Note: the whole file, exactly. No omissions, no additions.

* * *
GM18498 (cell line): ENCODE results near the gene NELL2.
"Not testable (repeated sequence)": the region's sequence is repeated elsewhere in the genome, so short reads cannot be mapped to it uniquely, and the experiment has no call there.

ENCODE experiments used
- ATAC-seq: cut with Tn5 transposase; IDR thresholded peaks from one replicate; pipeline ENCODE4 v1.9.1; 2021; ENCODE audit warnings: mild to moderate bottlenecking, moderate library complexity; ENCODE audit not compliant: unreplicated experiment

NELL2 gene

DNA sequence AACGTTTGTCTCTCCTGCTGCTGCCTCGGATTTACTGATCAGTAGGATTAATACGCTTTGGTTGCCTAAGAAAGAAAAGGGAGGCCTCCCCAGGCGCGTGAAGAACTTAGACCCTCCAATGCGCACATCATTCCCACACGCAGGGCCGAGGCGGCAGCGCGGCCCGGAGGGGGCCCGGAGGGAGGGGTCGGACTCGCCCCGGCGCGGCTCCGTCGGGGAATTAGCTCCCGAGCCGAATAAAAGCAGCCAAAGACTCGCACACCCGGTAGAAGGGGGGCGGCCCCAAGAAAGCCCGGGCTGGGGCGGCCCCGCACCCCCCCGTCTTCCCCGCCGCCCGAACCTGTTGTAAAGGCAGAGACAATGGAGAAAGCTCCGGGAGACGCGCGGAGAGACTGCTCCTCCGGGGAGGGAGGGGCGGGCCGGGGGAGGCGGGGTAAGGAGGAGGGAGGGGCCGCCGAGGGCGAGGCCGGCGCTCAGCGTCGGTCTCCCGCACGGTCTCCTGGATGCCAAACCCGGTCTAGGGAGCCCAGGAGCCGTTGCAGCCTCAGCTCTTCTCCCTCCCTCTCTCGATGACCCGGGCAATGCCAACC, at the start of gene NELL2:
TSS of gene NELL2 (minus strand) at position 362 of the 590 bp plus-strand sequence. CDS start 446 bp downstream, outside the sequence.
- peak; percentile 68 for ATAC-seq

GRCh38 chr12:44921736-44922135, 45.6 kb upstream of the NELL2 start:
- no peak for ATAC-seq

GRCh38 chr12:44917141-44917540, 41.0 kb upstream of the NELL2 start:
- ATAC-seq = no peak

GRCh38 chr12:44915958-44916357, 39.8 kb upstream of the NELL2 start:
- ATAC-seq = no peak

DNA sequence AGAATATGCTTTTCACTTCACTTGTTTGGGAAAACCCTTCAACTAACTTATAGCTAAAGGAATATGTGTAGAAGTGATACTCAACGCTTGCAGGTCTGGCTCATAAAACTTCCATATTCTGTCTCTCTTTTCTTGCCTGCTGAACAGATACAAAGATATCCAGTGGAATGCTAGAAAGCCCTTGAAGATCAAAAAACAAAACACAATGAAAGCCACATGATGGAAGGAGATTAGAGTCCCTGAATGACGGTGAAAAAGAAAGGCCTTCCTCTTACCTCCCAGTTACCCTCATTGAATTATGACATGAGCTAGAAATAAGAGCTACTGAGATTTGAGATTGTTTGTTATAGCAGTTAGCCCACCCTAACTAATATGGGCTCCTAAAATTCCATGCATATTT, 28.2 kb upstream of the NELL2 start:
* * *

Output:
GM18498 (cell line): ENCODE results near the gene NELL2.
"Not testable (repeated sequence)": the region's sequence is repeated elsewhere in the genome, so short reads cannot be mapped to it uniquely, and the experiment has no call there.

ENCODE experiments used
- ATAC-seq: cut with Tn5 transposase; IDR thresholded peaks from one replicate; pipeline ENCODE4 v1.9.1; 2021; ENCODE audit warnings: mild to moderate bottlenecking, moderate library complexity; ENCODE audit not compliant: unreplicated experiment

NELL2 gene

DNA sequence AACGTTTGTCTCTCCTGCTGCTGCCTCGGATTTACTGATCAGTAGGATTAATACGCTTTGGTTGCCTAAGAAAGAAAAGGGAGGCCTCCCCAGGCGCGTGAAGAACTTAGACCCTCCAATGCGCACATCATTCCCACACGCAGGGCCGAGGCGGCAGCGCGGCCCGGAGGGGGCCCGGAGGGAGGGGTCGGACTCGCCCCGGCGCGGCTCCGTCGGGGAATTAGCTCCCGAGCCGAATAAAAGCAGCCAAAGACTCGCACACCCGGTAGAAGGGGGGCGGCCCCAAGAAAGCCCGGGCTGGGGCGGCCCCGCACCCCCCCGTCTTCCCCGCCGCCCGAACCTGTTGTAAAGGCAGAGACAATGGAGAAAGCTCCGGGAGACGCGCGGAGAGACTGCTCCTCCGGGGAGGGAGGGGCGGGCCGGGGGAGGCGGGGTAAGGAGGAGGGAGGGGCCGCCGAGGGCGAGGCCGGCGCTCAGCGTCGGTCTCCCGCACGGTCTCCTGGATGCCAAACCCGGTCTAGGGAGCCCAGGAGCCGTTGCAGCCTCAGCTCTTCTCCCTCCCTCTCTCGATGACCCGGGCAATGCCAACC, at the start of gene NELL2:
TSS of gene NELL2 (minus strand) at position 362 of the 590 bp plus-strand sequence. CDS start 446 bp downstream, outside the sequence.
- peak; percentile 68 for ATAC-seq

GRCh38 chr12:44921736-44922135, 45.6 kb upstream of the NELL2 start:
- no peak for ATAC-seq

GRCh38 chr12:44917141-44917540, 41.0 kb upstream of the NELL2 start:
- ATAC-seq = no peak

GRCh38 chr12:44915958-44916357, 39.8 kb upstream of the NELL2 start:
- ATAC-seq = no peak

DNA sequence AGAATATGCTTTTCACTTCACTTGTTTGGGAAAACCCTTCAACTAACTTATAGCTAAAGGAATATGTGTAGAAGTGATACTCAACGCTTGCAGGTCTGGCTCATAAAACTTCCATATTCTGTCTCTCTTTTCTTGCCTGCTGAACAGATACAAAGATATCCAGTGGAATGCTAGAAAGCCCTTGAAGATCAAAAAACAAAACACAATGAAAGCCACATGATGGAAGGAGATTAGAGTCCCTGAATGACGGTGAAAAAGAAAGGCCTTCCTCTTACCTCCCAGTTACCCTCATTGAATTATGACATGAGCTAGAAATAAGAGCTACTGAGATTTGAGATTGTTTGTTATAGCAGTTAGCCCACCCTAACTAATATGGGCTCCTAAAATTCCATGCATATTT, 28.2 kb upstream of the NELL2 start: